Saturday, June 28, 2014

The Primacy of Politics in the Libertarian Revolution

The primacy of the economic struggle was a result of a rather mechanical economic determinism. While it is crucial in a revolutionary situation that workers occupy the means of production, that alone is not enough. We saw this in Spain in 1936, the workers took over the factories and the peasants the land, but failed to smash the state. Thus the revolution went only so far, quit and then was defeated by its enemies.
Hence, the old Socialists were right about the primacy of the political. They just had the wrong form of politics, reducing the concept to that of parliament alone. (Since the 1960s we have known that “everything is political”) In turn, the old time syndicalists reduced politics to the parliamentary and claimed to be anti-political, even though such actions as free speech fights and attempts to liberate class war prisoners were clearly political in nature.
The revolution is thus a political act (more likely a series of political acts) backed by economic power. The political minus the economic means a futile revolt. The economic minus the political means at best a few reforms, but more likely a vicious counter-revolution. Both the political and the economic have to work together. Workers councils unite both, as do neighborhood assemblies working together with syndicalist union locals. The goal is popular power through assemblies and delegation. (My translation of the term and concept, poder popular, crucial to the South American anarchist program.)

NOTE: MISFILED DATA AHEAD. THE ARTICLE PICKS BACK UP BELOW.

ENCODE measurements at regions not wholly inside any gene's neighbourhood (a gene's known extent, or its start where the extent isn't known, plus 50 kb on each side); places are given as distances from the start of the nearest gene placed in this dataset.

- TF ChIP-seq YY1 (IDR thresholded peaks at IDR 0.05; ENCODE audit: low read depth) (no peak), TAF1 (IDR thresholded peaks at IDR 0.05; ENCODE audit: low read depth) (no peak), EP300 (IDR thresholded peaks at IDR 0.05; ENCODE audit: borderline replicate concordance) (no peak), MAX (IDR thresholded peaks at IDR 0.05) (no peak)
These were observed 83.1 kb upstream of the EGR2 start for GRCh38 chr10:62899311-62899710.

As well as syndicalist unions, a revolutionary political organization must exist. The revolutionary organization seeks not to control the population or the revolutionary process, but merely to: 1. prevent hostile, reactionary and authoritarian elements from seizing power, 2. push the movement to smashing the state and replacing it with popular power.
The assemblies, both neighborhood and workplace, delegate power with instantly recallable delegates to municipal, regional, provincial and national levels – as needed. Most effort will be expended at the neighborhood, municipal and regional levels, unlike the reverse situation today with the state and its top-down bureaucratic procedures. The assemblies thus destroy the state and replace it with direct democratic popular power.
The experiences of the German and Russian Revolutions, as well as the Occupy Movement have shown us the potential problems and the means to offset these problems. The assemblies – at all levels – must be run by modified consensus procedure, or at the minimum, a “super democracy” requiring two thirds, or three quarters majority. A system of simple majority at the assembly level would create a great danger for the revolution. Reactionary elements who seek to disrupt the movement and vanguardists who seek to propel themselves into power and reconstitute the state, are masters at manipulating simple majority democracy.
Every group has the right to exclude those hostile to it. Assemblies should have constitutions or points of agreement specifying that the assemblies are open to only those people who agree that the assembly shall be the means of governance. Those opposed to the assembly concept must be excluded. 

Political parties may become involved in the assembly so long as they publicly express the primacy of the assembly in writing. Thus, counter-revolutionary and authoritarian vanguardist elements will be effectively excluded from the assemblies and popular power will not fall victim to their machinations. (And as well, the revolutionary organization(s) will be working to expose and quarantine such elements.)


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